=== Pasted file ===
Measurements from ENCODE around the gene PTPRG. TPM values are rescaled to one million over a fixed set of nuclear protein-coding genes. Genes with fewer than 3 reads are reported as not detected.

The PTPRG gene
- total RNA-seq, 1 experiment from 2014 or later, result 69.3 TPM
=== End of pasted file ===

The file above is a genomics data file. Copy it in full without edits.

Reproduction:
Measurements from ENCODE around the gene PTPRG. TPM values are rescaled to one million over a fixed set of nuclear protein-coding genes. Genes with fewer than 3 reads are reported as not detected.

The PTPRG gene
- total RNA-seq, 1 experiment from 2014 or later, result 69.3 TPM